The conciliation procedure will also be lengthy. The deadlines set in the draft, even excluding the time for circulation of correspondence and the chamber’s reaction to the pleadings submitted by the parties, are not short: at least 14 days to cure any defects in the application (although this element will not occur in every case, Art. 630(1)), the potential time needed to verify the amount in dispute (Art. 631), 14 days to reply to a request (Art. 634), time for a mutual request (Art. 636), which may be submitted even later than the first conciliation meeting (Art. 636(2)), and the time needed to verify the formalities and submit a reply. With this in the background, it is completely unrealistic to assume that without the consent of both parties, the proceedings may not last longer than 6 months from filing of the application (Art. 638(1)), under pain of discontinuance of the proceedings (Art. 643(1)(4). On top of that, under Art. 653(1), experts are also expected to participate in the proceedings. Therefore, the party will bear the costs of the application, attorneys’ fees and experts’ fees, and if the proceeding is not concluded within six months it will be discontinued, not bringing any benefits to the applicant but only exposing it to high costs and a waste of time.

Interestingly, the draft does not propose a deadline for the chamber to draw up a proposed settlement agreement after the conclusion of the conciliation procedure (Art. 647). This means that the parties will have to humbly wait weeks or even months for this document. From the receipt of the draft settlement, each party has 30 days to decide whether or not to agree to the settlement, and to submit a request to supplement the draft with any requests omitted by the conciliators. If the draft settlement is approved, the settlement is to be concluded before the president of the National Appeal Chamber (Art. 650) and is to be enforceable (Art. 651). In the parties cannot agree on a settlement, the proceedings will be terminated (Art. 643(1)(3)).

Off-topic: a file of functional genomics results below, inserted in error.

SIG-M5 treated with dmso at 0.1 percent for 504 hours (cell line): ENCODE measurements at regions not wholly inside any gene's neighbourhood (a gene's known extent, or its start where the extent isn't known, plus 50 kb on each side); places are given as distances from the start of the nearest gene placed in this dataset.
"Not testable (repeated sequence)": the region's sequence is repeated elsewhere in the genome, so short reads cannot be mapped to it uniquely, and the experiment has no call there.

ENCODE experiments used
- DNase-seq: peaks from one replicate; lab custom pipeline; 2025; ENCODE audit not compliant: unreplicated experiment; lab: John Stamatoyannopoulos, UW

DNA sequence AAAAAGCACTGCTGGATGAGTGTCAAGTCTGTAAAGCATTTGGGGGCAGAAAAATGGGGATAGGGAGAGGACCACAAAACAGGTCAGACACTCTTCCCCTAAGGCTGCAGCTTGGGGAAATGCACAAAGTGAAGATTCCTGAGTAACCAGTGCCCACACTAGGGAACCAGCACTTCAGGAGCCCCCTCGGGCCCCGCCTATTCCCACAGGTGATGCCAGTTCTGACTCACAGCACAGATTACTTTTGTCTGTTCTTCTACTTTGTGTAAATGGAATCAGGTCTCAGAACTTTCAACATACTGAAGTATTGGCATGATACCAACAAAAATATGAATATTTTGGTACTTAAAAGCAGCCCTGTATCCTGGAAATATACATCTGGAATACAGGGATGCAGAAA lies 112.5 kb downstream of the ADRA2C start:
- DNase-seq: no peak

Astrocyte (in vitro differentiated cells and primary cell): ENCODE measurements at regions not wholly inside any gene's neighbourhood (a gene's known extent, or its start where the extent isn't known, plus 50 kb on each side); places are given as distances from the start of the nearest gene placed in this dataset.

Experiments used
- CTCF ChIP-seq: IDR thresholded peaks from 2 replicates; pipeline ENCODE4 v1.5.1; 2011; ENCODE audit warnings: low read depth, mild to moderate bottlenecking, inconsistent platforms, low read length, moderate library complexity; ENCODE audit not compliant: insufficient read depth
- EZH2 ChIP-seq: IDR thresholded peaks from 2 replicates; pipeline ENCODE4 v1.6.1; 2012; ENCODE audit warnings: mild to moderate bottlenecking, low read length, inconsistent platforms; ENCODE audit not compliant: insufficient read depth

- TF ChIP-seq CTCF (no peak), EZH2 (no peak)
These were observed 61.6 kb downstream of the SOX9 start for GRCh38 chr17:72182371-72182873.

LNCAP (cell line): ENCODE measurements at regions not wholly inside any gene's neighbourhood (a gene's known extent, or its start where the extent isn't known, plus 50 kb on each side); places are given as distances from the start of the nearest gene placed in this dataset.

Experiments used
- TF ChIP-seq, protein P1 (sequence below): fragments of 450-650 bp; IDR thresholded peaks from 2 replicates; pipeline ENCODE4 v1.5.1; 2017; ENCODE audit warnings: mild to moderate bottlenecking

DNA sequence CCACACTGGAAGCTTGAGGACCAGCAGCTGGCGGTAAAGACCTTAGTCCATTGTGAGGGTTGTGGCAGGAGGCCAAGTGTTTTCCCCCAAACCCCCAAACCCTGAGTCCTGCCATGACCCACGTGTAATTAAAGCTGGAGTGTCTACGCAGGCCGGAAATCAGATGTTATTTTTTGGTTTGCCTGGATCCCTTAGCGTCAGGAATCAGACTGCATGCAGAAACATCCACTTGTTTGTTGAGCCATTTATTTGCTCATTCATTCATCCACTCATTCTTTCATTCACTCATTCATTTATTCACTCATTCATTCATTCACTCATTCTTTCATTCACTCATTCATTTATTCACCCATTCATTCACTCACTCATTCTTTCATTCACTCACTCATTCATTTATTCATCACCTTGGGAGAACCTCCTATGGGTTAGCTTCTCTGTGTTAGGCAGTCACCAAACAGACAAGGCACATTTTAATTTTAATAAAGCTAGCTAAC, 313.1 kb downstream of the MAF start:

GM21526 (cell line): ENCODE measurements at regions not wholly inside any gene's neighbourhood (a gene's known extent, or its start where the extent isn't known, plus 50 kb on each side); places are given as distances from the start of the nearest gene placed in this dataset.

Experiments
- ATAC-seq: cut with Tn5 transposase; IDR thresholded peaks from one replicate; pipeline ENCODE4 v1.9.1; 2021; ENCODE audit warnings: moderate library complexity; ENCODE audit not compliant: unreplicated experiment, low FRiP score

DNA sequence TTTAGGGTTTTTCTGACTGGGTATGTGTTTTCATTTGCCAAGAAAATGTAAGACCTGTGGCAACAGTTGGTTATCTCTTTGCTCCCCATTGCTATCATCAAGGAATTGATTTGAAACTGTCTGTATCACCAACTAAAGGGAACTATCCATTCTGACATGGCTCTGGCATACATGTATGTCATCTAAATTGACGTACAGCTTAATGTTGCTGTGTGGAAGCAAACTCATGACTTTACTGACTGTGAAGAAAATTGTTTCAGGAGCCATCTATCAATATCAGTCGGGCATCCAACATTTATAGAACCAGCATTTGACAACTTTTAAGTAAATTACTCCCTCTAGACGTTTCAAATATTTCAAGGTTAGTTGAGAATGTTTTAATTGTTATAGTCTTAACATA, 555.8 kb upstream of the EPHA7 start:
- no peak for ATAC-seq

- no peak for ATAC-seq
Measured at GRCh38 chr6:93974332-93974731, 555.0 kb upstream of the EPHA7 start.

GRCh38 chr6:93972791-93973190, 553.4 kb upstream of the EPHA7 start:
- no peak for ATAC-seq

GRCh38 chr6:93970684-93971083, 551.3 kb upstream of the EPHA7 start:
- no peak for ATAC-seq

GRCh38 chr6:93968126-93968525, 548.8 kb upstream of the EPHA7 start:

The right to a fair trial endangered

In total, the real duration of conciliation proceedings, if both parties do not agree to an extension beyond the 6-month deadline provided for in the draft, from submission of the application until the end of the proceedings, will be close to a year. And if the parties agree to an extension, there are no deadlines. The obligatory nature of the procedure and the fees involved threaten the constitutionally guaranteed right to a fair trial, notwithstanding the proponents’ claim to the contrary in the justification for the proposal (p. 115).

The Mediation Directive (2008/52/EC), referred to in the explanatory memorandum, indeed indicates that the member states may introduce compulsory mediation, but only “provided that such legislation does not prevent the parties from exercising their right of access to the judicial system” (Art. 5(2)). But this proposal would hinder such access, because it introduces a very formal and costly mediation procedure, lasting for several months and requiring time and effort, but not governed by the principle of proportionality, as it should be.

A party that spends funds for mandatory conciliation proceedings may not have funds later on for court proceedings, and in this sense the limitation of the right to a fair trial by the proposed regulation is evident. Also, depriving a party of the right to a fair trial for a period of almost a year, in conditions of an often pathological court delay in civil cases, violates the principle of proportionality, particularly considering that the culture of settling disputes is still not widespread in Poland and many of these proceedings will not lead to a settlement. Therefore, it may be expected that if this regulation is passed, it will be subject to review by the Constitutional Tribunal or, more likely, because this issue is covered by regulations of Community law, by the Court of Justice of the European Union.

Dr Marcin Lemkowski, adwokat, Dispute Resolution & Arbitration practice, Wardyński and Partners